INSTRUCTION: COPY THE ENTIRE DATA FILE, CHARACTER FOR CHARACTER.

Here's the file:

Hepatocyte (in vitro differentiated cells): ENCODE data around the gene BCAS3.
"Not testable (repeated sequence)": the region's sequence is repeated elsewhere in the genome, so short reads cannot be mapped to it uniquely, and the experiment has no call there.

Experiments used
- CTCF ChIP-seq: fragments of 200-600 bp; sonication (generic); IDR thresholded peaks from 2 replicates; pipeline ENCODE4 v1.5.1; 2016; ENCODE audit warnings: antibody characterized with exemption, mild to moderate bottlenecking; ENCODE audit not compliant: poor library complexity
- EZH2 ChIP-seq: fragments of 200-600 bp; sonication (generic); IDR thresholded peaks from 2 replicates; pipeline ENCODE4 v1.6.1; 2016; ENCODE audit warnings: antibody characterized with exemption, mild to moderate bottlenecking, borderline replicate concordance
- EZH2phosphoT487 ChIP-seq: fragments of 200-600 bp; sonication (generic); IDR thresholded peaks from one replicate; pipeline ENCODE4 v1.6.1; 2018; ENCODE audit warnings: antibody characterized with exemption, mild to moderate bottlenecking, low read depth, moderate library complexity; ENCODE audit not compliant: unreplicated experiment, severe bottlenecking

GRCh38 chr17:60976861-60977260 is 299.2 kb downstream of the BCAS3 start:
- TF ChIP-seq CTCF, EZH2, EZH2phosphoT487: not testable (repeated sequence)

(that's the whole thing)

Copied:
Hepatocyte (in vitro differentiated cells): ENCODE data around the gene BCAS3.
"Not testable (repeated sequence)": the region's sequence is repeated elsewhere in the genome, so short reads cannot be mapped to it uniquely, and the experiment has no call there.

Experiments used
- CTCF ChIP-seq: fragments of 200-600 bp; sonication (generic); IDR thresholded peaks from 2 replicates; pipeline ENCODE4 v1.5.1; 2016; ENCODE audit warnings: antibody characterized with exemption, mild to moderate bottlenecking; ENCODE audit not compliant: poor library complexity
- EZH2 ChIP-seq: fragments of 200-600 bp; sonication (generic); IDR thresholded peaks from 2 replicates; pipeline ENCODE4 v1.6.1; 2016; ENCODE audit warnings: antibody characterized with exemption, mild to moderate bottlenecking, borderline replicate concordance
- EZH2phosphoT487 ChIP-seq: fragments of 200-600 bp; sonication (generic); IDR thresholded peaks from one replicate; pipeline ENCODE4 v1.6.1; 2018; ENCODE audit warnings: antibody characterized with exemption, mild to moderate bottlenecking, low read depth, moderate library complexity; ENCODE audit not compliant: unreplicated experiment, severe bottlenecking

GRCh38 chr17:60976861-60977260 is 299.2 kb downstream of the BCAS3 start:
- TF ChIP-seq CTCF, EZH2, EZH2phosphoT487: not testable (repeated sequence)